Crushing on a fictional character




Have you ever had a crush on a fictional character? I have. I thought maybe it was just me but no, with a little bit of research, it seems others out there also do the same. There are a few I’ve kind of fancied on and off over the years. Captain Jack Harkness from Torchwood, Lucifer from Lucifer and who knows how many female characters over the years. I remember as a kid fancying Cheetara from Thundercats. The very first crush, the first time I dreamed about a character was Lilly from sports Billy meaning I must have been around five at the time. That I can remember the dream still shows how powerful such crushes can be.
But of course I know they are fictional. They are characters within a narrative, they don’t really exist outside that programme. I’m not talking about the actor or actress portraying the character, I’m referring to the actual character. We connect with them, see something in them we are attracted to. Maybe their look, maybe the way they act. Of course there is nothing usually wrong with this, as long as we stay aware of them being fictional characters.

So does it have any value, these crushes? Well they help define us, define our sexuality. I wasn’t sure if I was bi sexual. I’d had a couple of encounters when I was young but for the most part all my relationships have been with women. But then I saw Captain Jack Harkness and wow. Ok I didn’t lust after him but at the time I made the comment, if I ever had to kiss a man it would be John Barrowmen. Ugg that sentence. If I had to. I realise my folly now of course. It’s not if I had to. The real sentence is I wouldn’t mind being kissed by him. This is of course based on a couple of things though. John Barrowmen is an attractive male. But partly my thoughts were based around the character of Captain Jack. His mannerism, his attitude. His open sexuality. Ok John Barrowmen himself is gay but even if he wasn’t the crush can still stand. The character of Jack is and that was who I’d image being kissed by. The same goes for Lucifer. Handsome and charming but I have no idea what actor Tom Ellis is like as a person.
But let’s talk about a more recent crush, one I’ve mentioned a couple of times. Luna Lakes.


It’s an interesting one. Because this is someone I have seen live, been in the same room as. An attraction defiantly built on looks because I can remember the first time I walked into the room for Drag Wars. She was one of the first people I saw. I didn’t know who she was or that she was one of the acts. So even from the start I didn’t know Luna was a fictional character or she was a person in drag. So a little bit of disappointment there (although my second thought after my first sighting was ‘definitely out of my league.’) Of course I have also seen Luna’s real alter ego. And yeah, he’s funny and kind of cute but no I have no real attraction to him, because again he’s not Luna, I don’t really know him. (Ok since writing this, it’s turned out to be a bit of a lie because I’ve come to realise I find him very cute.) It doesn’t chance the way I feel about Luna, I still look forward to any video with Luna in it. My heart still skips a beat if I’ve come close to her, I worry about what I look or sound like. It’s something which doesn’t happen with crushes on TV, after all it’s not like they can see me so it’s not like I have to worry about sitting around in my knickers and pyjama top. Why is it important that should I go and see Luna perform I look good? Is my hair nice? Am I blushing when she looks at me? Do I chicken out when I have a chance to hang out with her and run to the bar?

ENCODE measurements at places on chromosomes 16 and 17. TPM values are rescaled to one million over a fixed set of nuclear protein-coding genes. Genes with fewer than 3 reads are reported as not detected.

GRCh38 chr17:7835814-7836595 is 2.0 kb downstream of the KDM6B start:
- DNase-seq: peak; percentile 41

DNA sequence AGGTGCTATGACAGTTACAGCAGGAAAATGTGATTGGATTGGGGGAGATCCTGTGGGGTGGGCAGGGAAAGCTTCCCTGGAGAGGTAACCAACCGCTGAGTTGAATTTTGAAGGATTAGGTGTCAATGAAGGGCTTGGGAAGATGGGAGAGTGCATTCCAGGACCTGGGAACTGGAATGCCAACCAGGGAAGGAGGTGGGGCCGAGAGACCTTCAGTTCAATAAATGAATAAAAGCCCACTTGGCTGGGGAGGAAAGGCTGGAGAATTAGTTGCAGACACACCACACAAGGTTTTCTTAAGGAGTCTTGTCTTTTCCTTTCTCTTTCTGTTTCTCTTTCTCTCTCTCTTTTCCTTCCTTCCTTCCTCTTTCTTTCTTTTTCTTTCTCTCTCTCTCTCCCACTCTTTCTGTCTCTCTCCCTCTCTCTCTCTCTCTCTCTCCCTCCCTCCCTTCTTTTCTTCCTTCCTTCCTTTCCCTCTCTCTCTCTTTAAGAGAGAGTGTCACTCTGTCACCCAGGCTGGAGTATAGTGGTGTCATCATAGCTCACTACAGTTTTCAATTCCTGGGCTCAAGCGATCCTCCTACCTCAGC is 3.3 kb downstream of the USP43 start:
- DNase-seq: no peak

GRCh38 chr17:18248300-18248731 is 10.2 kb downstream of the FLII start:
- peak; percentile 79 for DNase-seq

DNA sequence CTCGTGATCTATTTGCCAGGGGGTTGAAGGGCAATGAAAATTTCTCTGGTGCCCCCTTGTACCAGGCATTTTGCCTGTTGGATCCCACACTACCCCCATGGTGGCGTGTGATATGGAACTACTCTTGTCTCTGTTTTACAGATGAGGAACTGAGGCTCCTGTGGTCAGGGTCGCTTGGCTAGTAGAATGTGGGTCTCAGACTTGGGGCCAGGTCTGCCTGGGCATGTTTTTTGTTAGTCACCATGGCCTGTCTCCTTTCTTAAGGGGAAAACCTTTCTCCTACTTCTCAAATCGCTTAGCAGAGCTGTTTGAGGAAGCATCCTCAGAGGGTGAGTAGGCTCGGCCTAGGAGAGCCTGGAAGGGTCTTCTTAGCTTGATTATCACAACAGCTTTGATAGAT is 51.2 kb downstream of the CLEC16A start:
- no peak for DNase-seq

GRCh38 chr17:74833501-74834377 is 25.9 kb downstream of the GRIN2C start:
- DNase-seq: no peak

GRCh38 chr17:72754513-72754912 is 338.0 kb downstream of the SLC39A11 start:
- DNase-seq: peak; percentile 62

But just in case this is starting to sound a little bit creepy, don’t worry. I’m not pinning after her, I know in reality it’s the same as any other character I’ve seen on screen. Just in this case it’s actually someone I could physically interact with. Not in that way!

British comic actor Frankie Howerd

It draws parallels to the posts I wrote on role models. We see something in the characters which we connect with. Something to aspire to. We know the person portraying them isn’t the same. William Shatner’s ‘Real Me’ song highlights this perfectly.
So what can we take from all this. Well we could believe we are sad losers, sit on the sofa wishing that person was real, but it isn’t the healthy option. And more importantly we should also keep in mind such characters are created. They may have traits and attributes which are just not available in the real world, so although you may go and a seek someone similar you are never going to find someone who is exactly like the fictional crush you have.
The guys I have mentioned, Captain Jack Harkness and Lucifer. Both tall, dark haired and handsome. A great sense of humour. The kind of person I could happily share a drink with and have a laugh. As for the women I’ve liked. Strong, independent, funny. I hesitant to use the word but sassy comes to mind. The kind of person I could happily share a drink with and have a laugh. Those are bits I can take and think ok, they type I’m attracted to.